The Ultimate Guide to Buying a Used PT Cruiser
Are you looking for a relatively modern, retro-styled crossover? Look no further than the iconic Chrysler PT Cruiser! Chrysler corporation made this SUV on the Dodge Neon chassis from 2001 through 2010. Here are the engines, trim levels, redesigns, and common issues you need to know about before buying a used Chrysler PT Cruiser.
What engine did the PT Cruiser have?
Every PT Cruiser sold in the U.S. had a 2.4-liter, 4-cylinder engine shared with the Dodge Neon. The naturally-aspirated version made 150 horsepower, resulting in lackluster acceleration. This inline-four was transversely mounted above the front axle. Every PT Cruiser was FWD.
Most every PT Cruiser had a 4-speed automatic transmission. But some PT Cruisers came with a 5-speed manual. This crossover didn’t offer the world’s best fuel mileage: 17 city/23 highway MPG (20 combined), to be exact. Hunting down a manual could bump this to 18 city/24 highway MPG.
Chrysler introduced a GT trim with a turbocharged engine for the 2003 model year. It also began offering a non-GT turbocharged car in 2004, marked with a “2.4L Turbo” badge on the vehicle’s rear. The GT version’s badge changed to “2.4L Turbo High Output.” The GT’s engine made 215+ horsepower.
Car and Driver tested the 2006 PT Cruiser GT’s 0-60 mph time at 6.8 seconds. It found the 2005 convertible version could only do 7.0 seconds.
For 2005, Chrysler introduced a two-door Convertible variant. Then in 2006, all PT Cruisers received a facelift aimed at more “modern” looks. Chrysler discontinued both the convertible and high-output turbo before the 2008 model year.
Is a PT Cruiser a good car to buy?
The PT Cruiser is neither especially quick nor fuel efficient. But it should prove as reliable as most vehicles its age. PT Cruisers also do not hold much value, so they can be a cheap way to get decent transportation.
It might surprise you to learn that the humble PT Cruiser was Motor Trend’s 2001 Car of the Year. It also won the North American Car of the Year award. But in 2001, crossovers were not as common as they are now. Building a tall but short-wheelbase SUV on a Neon platform was relatively unheard of: Chrysler’s “segment-buster” did exactly that. Other automakers may have improved on this formula since, but none with exactly the same quirky retro style.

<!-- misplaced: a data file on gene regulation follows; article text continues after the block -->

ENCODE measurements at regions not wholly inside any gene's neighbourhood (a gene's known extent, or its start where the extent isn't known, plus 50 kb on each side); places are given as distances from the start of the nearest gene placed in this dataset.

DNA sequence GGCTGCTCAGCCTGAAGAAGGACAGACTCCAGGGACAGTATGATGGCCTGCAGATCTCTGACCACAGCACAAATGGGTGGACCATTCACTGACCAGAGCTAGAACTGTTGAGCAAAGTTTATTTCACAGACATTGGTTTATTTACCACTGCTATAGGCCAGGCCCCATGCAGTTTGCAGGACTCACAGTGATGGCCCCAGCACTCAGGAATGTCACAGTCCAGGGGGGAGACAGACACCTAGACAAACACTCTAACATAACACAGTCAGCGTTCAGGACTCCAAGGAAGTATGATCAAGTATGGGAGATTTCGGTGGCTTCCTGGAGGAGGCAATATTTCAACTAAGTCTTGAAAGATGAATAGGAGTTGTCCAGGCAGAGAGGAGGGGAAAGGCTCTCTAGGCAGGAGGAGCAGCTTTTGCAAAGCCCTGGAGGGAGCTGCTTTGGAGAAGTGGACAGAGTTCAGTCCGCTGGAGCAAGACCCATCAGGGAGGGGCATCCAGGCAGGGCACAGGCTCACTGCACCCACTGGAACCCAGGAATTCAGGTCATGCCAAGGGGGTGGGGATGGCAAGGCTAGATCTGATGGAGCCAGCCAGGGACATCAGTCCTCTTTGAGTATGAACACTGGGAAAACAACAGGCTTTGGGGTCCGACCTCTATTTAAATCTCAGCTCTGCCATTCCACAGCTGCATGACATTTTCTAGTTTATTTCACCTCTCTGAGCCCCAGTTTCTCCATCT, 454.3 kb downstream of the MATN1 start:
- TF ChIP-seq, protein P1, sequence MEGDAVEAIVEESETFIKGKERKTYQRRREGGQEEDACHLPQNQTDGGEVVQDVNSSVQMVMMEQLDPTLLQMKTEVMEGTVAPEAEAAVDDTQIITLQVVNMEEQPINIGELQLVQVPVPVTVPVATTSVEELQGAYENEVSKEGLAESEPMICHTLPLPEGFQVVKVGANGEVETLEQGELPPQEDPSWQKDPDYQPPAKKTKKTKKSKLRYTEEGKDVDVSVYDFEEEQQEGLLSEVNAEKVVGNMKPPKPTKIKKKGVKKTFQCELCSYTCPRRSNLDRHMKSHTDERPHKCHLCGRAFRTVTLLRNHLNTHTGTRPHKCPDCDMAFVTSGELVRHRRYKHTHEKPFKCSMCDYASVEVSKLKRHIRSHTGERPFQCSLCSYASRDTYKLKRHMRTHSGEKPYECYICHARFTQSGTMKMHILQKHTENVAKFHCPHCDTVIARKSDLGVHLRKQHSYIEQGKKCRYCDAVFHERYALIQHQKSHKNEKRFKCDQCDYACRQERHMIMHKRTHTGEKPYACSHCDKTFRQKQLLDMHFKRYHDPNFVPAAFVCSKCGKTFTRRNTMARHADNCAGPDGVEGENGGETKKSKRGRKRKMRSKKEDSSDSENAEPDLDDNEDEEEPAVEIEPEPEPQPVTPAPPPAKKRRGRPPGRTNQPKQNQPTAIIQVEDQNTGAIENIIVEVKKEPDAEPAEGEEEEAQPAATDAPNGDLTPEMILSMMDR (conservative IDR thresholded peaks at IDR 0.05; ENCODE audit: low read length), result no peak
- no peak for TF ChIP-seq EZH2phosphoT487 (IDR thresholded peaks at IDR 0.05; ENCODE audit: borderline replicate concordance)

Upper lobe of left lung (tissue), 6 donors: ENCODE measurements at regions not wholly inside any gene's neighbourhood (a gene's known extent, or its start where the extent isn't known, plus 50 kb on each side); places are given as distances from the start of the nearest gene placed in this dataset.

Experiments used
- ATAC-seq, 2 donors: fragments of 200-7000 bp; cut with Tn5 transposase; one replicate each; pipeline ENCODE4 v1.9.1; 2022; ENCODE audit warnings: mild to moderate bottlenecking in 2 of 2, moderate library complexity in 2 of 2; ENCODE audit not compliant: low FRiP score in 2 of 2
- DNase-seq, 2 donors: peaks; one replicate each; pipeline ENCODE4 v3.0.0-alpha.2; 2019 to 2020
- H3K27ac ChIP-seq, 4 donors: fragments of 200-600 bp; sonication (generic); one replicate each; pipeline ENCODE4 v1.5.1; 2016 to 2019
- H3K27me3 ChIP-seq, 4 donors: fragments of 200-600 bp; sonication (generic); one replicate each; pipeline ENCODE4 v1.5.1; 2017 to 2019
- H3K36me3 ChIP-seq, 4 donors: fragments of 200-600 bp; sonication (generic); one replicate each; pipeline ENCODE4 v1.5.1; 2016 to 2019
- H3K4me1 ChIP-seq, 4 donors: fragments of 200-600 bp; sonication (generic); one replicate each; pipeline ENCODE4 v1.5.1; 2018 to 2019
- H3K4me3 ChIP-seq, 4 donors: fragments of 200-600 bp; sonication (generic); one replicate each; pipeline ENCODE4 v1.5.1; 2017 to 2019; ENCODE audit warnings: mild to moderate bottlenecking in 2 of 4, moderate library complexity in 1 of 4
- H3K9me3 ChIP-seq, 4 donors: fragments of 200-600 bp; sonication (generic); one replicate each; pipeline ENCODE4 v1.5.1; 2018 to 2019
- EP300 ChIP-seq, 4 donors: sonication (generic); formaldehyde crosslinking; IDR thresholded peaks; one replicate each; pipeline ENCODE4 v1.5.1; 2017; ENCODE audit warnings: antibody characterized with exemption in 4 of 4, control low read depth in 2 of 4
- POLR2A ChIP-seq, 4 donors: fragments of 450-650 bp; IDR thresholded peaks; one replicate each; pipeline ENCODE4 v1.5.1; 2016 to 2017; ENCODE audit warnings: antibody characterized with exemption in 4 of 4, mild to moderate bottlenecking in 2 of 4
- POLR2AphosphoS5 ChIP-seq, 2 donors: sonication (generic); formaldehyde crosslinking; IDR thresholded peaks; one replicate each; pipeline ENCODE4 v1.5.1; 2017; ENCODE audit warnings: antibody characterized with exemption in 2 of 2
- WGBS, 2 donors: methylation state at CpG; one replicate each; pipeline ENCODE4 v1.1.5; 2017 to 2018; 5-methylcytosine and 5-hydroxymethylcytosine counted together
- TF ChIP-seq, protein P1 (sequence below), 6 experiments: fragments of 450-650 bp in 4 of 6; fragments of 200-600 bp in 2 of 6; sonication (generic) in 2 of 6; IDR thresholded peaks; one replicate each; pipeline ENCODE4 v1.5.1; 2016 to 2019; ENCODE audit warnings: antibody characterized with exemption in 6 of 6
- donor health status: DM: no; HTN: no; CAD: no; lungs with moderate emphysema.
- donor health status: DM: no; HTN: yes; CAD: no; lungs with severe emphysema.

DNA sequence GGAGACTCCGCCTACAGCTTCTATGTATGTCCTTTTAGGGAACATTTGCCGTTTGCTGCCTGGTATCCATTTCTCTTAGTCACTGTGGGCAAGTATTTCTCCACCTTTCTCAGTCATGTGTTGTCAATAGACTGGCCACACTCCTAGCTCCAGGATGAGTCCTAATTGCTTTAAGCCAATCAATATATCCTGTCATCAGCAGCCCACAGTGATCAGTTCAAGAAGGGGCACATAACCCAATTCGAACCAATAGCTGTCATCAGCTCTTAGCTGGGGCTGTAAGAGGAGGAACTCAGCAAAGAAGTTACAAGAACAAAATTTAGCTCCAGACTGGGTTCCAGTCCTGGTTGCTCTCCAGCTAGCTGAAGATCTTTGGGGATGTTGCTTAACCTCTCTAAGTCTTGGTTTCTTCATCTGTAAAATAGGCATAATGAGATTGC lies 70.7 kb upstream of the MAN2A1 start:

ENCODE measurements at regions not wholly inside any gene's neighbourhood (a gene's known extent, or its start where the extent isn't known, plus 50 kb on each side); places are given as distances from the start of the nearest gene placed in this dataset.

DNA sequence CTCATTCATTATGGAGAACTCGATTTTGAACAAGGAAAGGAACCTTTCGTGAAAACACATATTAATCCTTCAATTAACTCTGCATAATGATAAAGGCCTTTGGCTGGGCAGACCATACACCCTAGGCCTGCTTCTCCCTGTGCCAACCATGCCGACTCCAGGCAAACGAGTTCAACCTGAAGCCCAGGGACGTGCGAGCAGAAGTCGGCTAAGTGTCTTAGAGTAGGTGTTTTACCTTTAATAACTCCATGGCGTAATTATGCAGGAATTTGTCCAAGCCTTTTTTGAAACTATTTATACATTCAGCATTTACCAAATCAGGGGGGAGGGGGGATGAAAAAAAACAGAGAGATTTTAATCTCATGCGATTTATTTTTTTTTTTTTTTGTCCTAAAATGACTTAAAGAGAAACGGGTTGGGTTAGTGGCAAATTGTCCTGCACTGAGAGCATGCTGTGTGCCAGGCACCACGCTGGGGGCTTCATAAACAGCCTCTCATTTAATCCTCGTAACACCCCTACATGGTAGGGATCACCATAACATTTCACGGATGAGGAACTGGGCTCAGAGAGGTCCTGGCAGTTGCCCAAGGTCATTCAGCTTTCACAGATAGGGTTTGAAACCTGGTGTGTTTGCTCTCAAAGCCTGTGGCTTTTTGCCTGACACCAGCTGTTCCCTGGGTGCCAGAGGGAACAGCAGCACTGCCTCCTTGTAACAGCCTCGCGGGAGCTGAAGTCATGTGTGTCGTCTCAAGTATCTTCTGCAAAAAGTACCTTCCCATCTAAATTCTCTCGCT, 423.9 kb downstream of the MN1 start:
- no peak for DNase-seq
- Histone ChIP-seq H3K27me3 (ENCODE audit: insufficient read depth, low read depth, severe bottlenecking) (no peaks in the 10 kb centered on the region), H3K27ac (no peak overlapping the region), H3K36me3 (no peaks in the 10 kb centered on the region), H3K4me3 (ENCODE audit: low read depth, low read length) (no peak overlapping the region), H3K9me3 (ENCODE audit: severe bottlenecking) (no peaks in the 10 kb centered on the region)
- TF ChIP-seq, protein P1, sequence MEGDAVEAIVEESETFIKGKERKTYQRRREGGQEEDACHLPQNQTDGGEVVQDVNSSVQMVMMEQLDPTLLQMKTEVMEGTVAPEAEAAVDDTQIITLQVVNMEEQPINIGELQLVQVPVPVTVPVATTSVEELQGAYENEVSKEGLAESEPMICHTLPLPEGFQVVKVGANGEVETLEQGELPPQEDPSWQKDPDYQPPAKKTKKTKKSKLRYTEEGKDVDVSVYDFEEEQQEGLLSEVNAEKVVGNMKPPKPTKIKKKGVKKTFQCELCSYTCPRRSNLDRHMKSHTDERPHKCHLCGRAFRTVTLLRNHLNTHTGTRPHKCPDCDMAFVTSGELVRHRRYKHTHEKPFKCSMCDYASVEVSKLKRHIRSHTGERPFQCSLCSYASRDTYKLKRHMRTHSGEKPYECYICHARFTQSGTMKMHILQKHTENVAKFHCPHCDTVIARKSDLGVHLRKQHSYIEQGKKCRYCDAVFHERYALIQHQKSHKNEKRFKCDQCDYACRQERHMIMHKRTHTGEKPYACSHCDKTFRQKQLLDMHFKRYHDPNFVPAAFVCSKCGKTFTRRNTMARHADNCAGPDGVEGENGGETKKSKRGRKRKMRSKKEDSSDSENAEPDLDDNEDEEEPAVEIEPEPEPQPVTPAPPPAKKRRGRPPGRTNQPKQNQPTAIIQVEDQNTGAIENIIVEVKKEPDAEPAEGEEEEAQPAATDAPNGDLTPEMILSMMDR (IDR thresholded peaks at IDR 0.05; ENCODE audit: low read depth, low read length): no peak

What are the most common problems with a PT Cruiser?
Overall the PT Cruiser is neither a remarkably unreliable nor remarkably reliable car. According to RepairPal, the PT Cruiser’s most common issue is turn signal failure. The second and third are both mechanical: a failed engine sensor keeping the car from starting and a power steering hose issue that required a recall.
The RepairPal website rated a PT Cruiser “Above Average” in reliability, giving it 3.5 stars out of 5. The site also shares that turn signal failure was reported by 200 people. 172 owners reported a more serious electronic issue that prevented the motor from starting, and 158 owners reported Chrysler recalling their PT Cruiser to reroute a power steering hose–at no cost to the owner. These numbers are out of just over one million PT Cruisers sold in the U.S.
It is important to note that many of the PT Cruiser’s chassis originated with the Chrysler Neon, back in 1995. This means that parts are plentiful, as are mechanics experienced with this powertrain. The downside of this outdated technology is the PT Cruiser’s lackluster performance and efficiency. But the upside is its relatively low cost of maintenance.
In February 2023, the TrueCar website reports that PT Cruiser prices range from $2,900 to $14,900. Many relatively reliable examples land at the lower end of that spectrum. It seems most die-hard PT Cruiser fans bought one when new, and the collectors’ community has yet to target them.
Next, read about why the Chrysler Aspen was an SUV ahead of its time or see Doug DeMuro’s review of a used PT Cruiser GT in the video below:
Learn even more trivia about the PT Cruiser in this final video by Donut Media: